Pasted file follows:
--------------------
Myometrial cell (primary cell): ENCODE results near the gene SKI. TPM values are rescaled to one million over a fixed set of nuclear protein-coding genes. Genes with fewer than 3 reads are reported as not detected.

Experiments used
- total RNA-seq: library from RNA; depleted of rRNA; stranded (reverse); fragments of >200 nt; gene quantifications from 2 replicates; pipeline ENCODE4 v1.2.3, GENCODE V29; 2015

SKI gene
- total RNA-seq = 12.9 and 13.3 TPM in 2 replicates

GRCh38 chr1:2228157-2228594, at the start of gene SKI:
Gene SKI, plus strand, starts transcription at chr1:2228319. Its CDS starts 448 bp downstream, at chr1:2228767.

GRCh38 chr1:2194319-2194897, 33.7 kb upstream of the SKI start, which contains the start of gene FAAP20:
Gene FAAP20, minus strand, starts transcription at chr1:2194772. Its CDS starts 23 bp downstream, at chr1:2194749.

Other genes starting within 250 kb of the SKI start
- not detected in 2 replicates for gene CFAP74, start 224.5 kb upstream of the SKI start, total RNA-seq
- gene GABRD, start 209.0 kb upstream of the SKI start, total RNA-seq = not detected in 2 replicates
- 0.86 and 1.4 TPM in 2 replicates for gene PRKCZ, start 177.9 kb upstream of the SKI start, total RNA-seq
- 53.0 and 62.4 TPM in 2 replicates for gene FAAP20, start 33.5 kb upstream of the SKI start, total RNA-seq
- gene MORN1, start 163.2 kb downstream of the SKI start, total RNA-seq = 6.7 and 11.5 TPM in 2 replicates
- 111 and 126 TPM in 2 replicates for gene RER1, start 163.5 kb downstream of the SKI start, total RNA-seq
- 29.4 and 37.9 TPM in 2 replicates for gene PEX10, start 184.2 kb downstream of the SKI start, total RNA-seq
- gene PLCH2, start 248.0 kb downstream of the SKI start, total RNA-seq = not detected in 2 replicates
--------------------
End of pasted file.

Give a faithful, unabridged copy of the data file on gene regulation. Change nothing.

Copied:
Myometrial cell (primary cell): ENCODE results near the gene SKI. TPM values are rescaled to one million over a fixed set of nuclear protein-coding genes. Genes with fewer than 3 reads are reported as not detected.

Experiments used
- total RNA-seq: library from RNA; depleted of rRNA; stranded (reverse); fragments of >200 nt; gene quantifications from 2 replicates; pipeline ENCODE4 v1.2.3, GENCODE V29; 2015

SKI gene
- total RNA-seq = 12.9 and 13.3 TPM in 2 replicates

GRCh38 chr1:2228157-2228594, at the start of gene SKI:
Gene SKI, plus strand, starts transcription at chr1:2228319. Its CDS starts 448 bp downstream, at chr1:2228767.

GRCh38 chr1:2194319-2194897, 33.7 kb upstream of the SKI start, which contains the start of gene FAAP20:
Gene FAAP20, minus strand, starts transcription at chr1:2194772. Its CDS starts 23 bp downstream, at chr1:2194749.

Other genes starting within 250 kb of the SKI start
- not detected in 2 replicates for gene CFAP74, start 224.5 kb upstream of the SKI start, total RNA-seq
- gene GABRD, start 209.0 kb upstream of the SKI start, total RNA-seq = not detected in 2 replicates
- 0.86 and 1.4 TPM in 2 replicates for gene PRKCZ, start 177.9 kb upstream of the SKI start, total RNA-seq
- 53.0 and 62.4 TPM in 2 replicates for gene FAAP20, start 33.5 kb upstream of the SKI start, total RNA-seq
- gene MORN1, start 163.2 kb downstream of the SKI start, total RNA-seq = 6.7 and 11.5 TPM in 2 replicates
- 111 and 126 TPM in 2 replicates for gene RER1, start 163.5 kb downstream of the SKI start, total RNA-seq
- 29.4 and 37.9 TPM in 2 replicates for gene PEX10, start 184.2 kb downstream of the SKI start, total RNA-seq
- gene PLCH2, start 248.0 kb downstream of the SKI start, total RNA-seq = not detected in 2 replicates